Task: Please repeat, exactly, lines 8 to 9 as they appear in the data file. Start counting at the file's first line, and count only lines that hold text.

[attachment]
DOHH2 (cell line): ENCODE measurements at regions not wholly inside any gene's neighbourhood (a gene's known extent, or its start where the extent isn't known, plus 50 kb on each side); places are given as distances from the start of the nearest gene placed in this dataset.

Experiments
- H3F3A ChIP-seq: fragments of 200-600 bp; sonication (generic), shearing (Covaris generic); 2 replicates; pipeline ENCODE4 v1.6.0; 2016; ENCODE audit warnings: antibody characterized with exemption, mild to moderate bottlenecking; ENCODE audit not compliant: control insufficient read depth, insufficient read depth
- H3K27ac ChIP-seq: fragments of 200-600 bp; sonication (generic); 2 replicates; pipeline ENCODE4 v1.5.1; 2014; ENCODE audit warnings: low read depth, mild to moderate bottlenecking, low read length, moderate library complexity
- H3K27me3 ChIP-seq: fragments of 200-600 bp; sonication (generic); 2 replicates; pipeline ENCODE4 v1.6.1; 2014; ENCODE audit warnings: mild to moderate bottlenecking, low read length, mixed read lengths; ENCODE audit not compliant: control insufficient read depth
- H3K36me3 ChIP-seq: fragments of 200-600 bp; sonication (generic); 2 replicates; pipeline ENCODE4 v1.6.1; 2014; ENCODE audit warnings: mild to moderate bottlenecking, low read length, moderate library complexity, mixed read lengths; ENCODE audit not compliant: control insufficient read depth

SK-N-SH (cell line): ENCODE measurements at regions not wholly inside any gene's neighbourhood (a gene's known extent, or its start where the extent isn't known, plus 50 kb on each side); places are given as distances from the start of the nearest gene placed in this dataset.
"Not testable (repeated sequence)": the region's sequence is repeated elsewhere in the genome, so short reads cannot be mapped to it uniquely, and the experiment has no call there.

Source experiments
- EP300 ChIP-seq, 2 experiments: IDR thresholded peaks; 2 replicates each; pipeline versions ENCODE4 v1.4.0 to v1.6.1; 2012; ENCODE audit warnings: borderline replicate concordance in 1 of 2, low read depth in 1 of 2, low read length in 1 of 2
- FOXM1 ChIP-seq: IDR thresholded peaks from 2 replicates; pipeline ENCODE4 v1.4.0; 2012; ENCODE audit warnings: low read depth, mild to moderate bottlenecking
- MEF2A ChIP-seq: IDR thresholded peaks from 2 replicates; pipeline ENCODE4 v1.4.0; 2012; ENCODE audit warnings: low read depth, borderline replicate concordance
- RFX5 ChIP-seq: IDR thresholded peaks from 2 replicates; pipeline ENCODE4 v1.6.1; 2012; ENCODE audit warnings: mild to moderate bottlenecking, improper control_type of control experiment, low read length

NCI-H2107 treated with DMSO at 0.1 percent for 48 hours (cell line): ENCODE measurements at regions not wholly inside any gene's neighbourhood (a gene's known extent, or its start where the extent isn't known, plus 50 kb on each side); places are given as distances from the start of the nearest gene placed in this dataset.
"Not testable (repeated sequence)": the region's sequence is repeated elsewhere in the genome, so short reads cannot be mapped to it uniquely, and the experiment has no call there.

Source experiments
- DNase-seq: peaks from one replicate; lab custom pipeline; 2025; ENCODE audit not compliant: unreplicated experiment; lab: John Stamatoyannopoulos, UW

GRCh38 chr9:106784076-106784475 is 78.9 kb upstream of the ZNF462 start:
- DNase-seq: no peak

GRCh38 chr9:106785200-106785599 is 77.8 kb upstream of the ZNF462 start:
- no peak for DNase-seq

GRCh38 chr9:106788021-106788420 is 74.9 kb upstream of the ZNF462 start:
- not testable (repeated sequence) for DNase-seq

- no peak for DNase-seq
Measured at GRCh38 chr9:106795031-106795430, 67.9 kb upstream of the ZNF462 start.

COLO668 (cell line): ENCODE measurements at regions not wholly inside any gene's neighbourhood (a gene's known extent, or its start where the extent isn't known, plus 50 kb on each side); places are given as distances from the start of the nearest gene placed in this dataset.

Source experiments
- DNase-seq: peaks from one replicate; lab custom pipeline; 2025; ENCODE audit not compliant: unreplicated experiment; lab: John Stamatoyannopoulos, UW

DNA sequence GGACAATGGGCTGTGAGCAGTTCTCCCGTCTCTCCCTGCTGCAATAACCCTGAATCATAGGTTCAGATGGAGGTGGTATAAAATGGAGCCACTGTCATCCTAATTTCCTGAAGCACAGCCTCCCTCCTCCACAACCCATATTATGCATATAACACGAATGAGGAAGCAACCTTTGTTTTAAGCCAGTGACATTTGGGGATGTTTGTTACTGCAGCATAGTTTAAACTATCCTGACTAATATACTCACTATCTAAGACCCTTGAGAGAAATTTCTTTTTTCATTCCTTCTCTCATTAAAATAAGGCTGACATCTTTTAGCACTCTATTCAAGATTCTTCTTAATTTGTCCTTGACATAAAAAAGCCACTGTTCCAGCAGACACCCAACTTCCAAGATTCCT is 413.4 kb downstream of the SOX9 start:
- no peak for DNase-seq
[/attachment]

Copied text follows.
"Not testable (repeated sequence)": the region's sequence is repeated elsewhere in the genome, so short reads cannot be mapped to it uniquely, and the experiment has no call there.

Source experiments